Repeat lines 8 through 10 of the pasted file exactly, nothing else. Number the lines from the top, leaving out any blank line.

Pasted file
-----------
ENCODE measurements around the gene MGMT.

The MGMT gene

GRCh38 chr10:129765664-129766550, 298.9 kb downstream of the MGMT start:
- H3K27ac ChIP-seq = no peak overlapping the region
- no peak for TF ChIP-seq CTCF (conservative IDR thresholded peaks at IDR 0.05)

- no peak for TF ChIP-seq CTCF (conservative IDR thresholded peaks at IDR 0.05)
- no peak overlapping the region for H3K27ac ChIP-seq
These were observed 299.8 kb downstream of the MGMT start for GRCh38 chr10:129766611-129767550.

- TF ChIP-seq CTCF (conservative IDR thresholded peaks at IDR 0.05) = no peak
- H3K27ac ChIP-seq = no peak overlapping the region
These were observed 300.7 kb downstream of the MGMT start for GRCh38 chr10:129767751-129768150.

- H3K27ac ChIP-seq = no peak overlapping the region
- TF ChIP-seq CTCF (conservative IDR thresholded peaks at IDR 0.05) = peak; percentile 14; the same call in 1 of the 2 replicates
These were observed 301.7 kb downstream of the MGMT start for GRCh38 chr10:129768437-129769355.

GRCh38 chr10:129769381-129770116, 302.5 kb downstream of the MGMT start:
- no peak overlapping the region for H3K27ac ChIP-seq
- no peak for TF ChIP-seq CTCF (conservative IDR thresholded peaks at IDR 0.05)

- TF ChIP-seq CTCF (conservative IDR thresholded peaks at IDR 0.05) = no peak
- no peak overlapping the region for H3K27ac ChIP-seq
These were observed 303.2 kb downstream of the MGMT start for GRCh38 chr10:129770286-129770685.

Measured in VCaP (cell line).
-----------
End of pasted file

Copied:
These were observed 299.8 kb downstream of the MGMT start for GRCh38 chr10:129766611-129767550.

- TF ChIP-seq CTCF (conservative IDR thresholded peaks at IDR 0.05) = no peak
- H3K27ac ChIP-seq = no peak overlapping the region